Out of the way drive from Portland, I wouldn’t want to do this in bad weather. Amazing tap list, good bottle list. The cellar, I hear its legendary but did not want to chance owner not being there if I returned late afternoon. Serviers very young and knew something about the beer, The place has a small feeling however there are many available tables and a large tentlike area outside. Very rare taps on, and I did what I could to have several higher alcohol ones. Hard to find on GPS. Small bar.
I thought this would be a good place for my 500th review (gold explorer). So many opinions...mostly good...some not. Some of the ones that aren’t good...I can at least understand...others maybe not. Cutting to the chase though...as it concerns my visit...I had a really fine experience. For me after one visit...it’s not a 100..but easily the 96 I gave it. If I come back and have some more in depth experiences I will rate higher...but I don’t automatically expect to get those on a first visit...even given the long drive. I feel bad for someone who came from another country and only had one shot...and it didn’t work out for them they way they’d hoped. I came with the attitude that I’d like this place...maybe a lot...and if less than a lot...I’d come back again (I realize that’s not easy for many...but the place deserves that kind of attention..."and" patience). As far as service...My wife and I were fortunate to get a seat at the bar at about 5:30PM on Sunday evening of this past Memorial Day weekend. I’m sure that helped with the service we got (our bartender/server was amazing!). I could see that many of the tables were being served by younger waiters/waitresses...that "may" have not been as beer savvy as a long traveling beer nerd (like myself) might have hoped for. As for the food...the spicy tuna sashimi in avocado flowers and Ponzi sauce was freakin amazing! My wife had the fish and frites and I had the house burger...with English Stilton, bacon, avocado on a brioche...it was cooked perfectly. Now for the beer...I drank a couple of the "Lovely" drafts...a hoppy one...and a hempy one. My wife had the amazing Piccolo...which I shared with her. I finished with the incredible Black Albert. All in all...we came on a great night...and had a great time. I couldn’t have been more pleased had I been visiting a place that had a rating average of 85-95...but of course given it’s a 100 in so many people’s books and given the history and all the awards...well of course I came away wanting an even better experience...wanting even more...but that’s not a negative for me...it’s a reason to come back.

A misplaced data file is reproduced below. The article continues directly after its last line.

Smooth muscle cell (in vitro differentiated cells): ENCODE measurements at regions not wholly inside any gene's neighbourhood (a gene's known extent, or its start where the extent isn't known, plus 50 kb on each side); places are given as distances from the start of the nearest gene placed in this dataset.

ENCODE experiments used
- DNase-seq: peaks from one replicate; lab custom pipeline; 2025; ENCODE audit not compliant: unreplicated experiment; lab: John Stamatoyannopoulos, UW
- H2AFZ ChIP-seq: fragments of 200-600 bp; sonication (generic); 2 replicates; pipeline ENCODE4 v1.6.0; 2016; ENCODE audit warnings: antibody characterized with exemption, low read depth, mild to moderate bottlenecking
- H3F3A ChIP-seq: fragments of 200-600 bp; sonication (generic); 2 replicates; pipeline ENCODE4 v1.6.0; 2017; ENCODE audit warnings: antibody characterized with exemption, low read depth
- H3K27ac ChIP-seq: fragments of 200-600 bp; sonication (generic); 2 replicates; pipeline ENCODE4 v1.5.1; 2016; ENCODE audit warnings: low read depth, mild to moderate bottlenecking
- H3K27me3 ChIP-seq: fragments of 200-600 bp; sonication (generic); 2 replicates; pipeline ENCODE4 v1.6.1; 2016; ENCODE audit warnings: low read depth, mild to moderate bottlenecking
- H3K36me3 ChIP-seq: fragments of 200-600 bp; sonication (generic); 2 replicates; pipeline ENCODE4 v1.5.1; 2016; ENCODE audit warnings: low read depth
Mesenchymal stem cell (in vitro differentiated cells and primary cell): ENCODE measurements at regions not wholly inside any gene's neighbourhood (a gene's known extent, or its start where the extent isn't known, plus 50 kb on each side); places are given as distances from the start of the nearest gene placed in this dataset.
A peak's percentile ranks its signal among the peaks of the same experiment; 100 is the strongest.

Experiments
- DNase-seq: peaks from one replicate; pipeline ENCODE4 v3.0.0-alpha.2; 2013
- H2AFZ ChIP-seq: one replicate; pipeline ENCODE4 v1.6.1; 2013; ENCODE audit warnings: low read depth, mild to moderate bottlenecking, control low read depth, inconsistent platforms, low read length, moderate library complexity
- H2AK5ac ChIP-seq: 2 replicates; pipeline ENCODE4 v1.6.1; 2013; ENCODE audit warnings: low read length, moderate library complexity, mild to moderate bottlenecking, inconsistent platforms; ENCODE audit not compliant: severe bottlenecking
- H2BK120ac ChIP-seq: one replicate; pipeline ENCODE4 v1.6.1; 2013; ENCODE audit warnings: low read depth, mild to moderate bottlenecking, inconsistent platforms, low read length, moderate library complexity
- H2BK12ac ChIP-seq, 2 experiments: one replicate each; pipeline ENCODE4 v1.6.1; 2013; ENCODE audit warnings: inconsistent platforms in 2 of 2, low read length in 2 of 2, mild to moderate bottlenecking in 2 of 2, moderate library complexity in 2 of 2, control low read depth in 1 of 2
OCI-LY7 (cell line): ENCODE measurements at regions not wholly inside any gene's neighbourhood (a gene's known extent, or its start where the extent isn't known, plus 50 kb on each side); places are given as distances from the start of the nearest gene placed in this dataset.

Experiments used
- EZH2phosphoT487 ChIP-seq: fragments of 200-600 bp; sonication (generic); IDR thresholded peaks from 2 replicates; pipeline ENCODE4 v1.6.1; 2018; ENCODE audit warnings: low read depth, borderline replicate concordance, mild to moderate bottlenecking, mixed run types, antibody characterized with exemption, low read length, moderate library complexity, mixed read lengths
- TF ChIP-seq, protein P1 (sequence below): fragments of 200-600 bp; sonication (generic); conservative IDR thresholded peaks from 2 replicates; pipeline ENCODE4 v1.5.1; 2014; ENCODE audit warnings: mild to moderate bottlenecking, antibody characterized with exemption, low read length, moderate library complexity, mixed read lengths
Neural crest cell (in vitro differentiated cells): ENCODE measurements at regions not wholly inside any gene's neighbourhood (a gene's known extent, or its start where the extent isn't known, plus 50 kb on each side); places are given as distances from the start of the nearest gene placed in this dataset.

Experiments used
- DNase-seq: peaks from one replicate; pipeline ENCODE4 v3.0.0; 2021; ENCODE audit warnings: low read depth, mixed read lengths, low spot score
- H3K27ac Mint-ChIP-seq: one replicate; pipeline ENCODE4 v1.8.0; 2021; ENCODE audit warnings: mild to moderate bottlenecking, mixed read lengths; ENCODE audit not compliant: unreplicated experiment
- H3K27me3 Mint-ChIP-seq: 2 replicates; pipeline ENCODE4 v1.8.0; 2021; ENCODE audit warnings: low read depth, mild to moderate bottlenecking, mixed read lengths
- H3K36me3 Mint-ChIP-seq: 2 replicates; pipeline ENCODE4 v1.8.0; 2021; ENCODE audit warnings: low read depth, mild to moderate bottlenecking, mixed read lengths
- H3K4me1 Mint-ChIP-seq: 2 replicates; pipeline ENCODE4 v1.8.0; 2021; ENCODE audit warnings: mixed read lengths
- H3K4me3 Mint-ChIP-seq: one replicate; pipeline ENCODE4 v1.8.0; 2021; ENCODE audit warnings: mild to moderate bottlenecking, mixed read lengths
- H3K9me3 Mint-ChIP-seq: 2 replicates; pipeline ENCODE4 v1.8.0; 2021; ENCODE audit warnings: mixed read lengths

chibuck (577) Chicago, Illinois | October 7, 2012| Updated November 2, 2012
Went 2 hours out of the way to check out this highly hyped beer nerd destination and sadly it was a waste of time. I cannot recommend anyone making the trip without a confirmation from the owner that he will be there, if he responds to you.